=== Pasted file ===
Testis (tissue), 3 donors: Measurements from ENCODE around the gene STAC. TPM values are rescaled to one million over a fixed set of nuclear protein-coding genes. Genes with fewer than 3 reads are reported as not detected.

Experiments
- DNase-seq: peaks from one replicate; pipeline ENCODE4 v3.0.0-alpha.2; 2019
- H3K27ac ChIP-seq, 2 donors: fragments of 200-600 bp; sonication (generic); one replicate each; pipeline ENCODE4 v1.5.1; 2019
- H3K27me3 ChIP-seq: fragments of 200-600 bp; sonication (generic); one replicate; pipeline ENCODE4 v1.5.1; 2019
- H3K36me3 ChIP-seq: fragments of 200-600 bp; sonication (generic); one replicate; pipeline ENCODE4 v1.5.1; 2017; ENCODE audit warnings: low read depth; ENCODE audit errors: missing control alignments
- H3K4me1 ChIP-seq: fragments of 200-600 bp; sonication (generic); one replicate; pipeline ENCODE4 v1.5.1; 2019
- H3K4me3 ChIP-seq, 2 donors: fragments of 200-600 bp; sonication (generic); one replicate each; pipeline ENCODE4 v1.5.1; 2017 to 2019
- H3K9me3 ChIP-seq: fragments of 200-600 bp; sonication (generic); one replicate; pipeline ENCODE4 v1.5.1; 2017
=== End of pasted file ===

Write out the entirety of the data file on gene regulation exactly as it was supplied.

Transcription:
Testis (tissue), 3 donors: Measurements from ENCODE around the gene STAC. TPM values are rescaled to one million over a fixed set of nuclear protein-coding genes. Genes with fewer than 3 reads are reported as not detected.

Experiments
- DNase-seq: peaks from one replicate; pipeline ENCODE4 v3.0.0-alpha.2; 2019
- H3K27ac ChIP-seq, 2 donors: fragments of 200-600 bp; sonication (generic); one replicate each; pipeline ENCODE4 v1.5.1; 2019
- H3K27me3 ChIP-seq: fragments of 200-600 bp; sonication (generic); one replicate; pipeline ENCODE4 v1.5.1; 2019
- H3K36me3 ChIP-seq: fragments of 200-600 bp; sonication (generic); one replicate; pipeline ENCODE4 v1.5.1; 2017; ENCODE audit warnings: low read depth; ENCODE audit errors: missing control alignments
- H3K4me1 ChIP-seq: fragments of 200-600 bp; sonication (generic); one replicate; pipeline ENCODE4 v1.5.1; 2019
- H3K4me3 ChIP-seq, 2 donors: fragments of 200-600 bp; sonication (generic); one replicate each; pipeline ENCODE4 v1.5.1; 2017 to 2019
- H3K9me3 ChIP-seq: fragments of 200-600 bp; sonication (generic); one replicate; pipeline ENCODE4 v1.5.1; 2017